There are two basic ways to light your church: Direct fixtures use sophisticated reflector systems to light the seating areas from above. Indirect fixtures bounce light up off the ceiling to light the area. Direct fixtures are better suited for churches with dark interiors and high ceilings. Indirect fixtures work best for white or light wood interiors and lower ceilings. Many Manning fixtures combine both indirect and direct lighting for the advantages of both.
Bowl pendants direct light upwards for soft, comfortable illumination.
Light levels are measured in units called “footcandles,” with a level of 20 to 30 footcandles generally recommended for comfortable reading. Manning Lighting will work with you to ensure these levels are achieved by creating a detailed photometric report and computer rendering of the new fixtures in your space. As important as the overall light levels, is the distribution of light in the space.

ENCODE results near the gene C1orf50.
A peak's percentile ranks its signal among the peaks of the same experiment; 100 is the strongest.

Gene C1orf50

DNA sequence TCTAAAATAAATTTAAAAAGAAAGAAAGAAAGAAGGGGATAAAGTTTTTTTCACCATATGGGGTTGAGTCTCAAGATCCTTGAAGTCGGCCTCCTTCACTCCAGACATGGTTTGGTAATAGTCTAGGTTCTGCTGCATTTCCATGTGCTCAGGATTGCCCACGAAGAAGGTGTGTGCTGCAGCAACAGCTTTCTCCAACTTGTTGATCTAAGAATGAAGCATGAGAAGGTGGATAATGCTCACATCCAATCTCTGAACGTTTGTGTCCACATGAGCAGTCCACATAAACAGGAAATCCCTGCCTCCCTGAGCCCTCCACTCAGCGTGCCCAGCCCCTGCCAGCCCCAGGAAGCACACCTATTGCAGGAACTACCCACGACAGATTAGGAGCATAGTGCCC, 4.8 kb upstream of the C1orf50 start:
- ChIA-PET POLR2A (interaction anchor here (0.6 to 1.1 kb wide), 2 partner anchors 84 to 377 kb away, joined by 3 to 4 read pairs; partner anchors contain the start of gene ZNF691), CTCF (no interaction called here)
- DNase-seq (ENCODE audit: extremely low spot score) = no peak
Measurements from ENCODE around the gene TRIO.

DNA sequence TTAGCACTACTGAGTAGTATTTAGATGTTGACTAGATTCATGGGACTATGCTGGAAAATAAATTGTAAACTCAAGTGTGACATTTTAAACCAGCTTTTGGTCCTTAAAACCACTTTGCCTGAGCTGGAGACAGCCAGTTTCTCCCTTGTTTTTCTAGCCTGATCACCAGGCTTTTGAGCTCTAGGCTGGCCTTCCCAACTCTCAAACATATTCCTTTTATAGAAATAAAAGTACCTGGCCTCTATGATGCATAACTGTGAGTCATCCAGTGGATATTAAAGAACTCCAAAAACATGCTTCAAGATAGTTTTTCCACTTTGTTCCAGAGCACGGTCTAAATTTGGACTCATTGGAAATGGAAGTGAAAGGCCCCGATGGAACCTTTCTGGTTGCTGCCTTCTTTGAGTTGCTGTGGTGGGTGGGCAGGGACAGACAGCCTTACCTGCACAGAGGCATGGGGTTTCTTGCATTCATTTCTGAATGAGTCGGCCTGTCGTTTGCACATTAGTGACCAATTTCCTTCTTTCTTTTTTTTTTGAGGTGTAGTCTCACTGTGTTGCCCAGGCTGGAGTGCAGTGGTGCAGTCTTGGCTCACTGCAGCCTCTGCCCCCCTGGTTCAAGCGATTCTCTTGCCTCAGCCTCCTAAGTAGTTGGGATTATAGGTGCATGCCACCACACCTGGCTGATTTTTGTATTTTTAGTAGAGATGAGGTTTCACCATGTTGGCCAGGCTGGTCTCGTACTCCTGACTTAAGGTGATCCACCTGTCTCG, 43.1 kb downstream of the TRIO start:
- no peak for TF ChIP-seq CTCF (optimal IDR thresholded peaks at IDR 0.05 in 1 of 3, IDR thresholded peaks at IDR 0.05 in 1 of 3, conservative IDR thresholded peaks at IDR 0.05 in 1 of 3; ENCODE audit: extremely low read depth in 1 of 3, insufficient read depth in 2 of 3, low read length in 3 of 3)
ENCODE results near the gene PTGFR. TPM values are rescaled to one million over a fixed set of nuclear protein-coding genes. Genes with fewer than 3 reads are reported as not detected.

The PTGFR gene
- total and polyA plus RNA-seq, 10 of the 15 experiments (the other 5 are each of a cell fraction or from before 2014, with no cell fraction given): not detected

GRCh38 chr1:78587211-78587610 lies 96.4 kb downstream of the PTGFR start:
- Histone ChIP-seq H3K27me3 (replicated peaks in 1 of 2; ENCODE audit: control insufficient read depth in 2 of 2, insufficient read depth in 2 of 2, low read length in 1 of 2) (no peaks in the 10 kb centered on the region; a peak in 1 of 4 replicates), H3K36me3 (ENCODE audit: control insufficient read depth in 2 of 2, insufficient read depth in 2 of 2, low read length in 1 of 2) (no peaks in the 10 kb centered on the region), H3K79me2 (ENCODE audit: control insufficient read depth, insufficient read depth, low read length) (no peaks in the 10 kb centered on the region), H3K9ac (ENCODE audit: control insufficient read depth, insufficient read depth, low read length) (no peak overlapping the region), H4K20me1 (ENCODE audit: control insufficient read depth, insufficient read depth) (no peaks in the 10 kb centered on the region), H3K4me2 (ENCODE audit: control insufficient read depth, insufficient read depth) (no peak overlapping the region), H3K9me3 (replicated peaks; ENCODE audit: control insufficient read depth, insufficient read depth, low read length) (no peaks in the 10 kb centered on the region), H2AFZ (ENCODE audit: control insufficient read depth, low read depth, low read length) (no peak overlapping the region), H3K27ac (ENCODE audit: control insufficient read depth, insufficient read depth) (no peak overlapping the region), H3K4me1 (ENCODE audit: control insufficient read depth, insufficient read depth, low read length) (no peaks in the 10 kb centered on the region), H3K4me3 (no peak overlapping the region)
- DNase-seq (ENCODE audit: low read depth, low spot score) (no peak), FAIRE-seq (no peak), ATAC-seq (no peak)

A uniform amount of light, without bright spots under fixtures or shadows between them, is the goal.
Another goal is the ability to control light levels in different parts of the church at different times to highlight a speaker, a choir, or a ceremony. That’s why Manning fixtures are compatible with a wide variety of dimming controls, from sophisticated theatrical systems to simple wall dimmers.
Replacing older fixtures (first image) with new ones (second image) led to dramatically higher light levels and energy efficiency at St. Columbanus Church in Blooming Prairie, MN.
Can church lighting be effective and energy efficient? Yes! But not all types of lighting sources are appropriate for ecclesiastical spaces.
- Fixtures designed with incandescent lamps in mind may still be a viable option because they are inexpensive, can be dimmed easily, and need little in the way of special equipment to operate and maintain. However, because they are inefficient and have relatively short lamp life (generally 2000 hours or less), they aren’t a good choice for many types of spaces. Screw-in LED bulbs are now widely available as incandescent replacements, and provide benefits in terms of energy savings and life. However, their overall quality, color, and performance when being dimmed varies.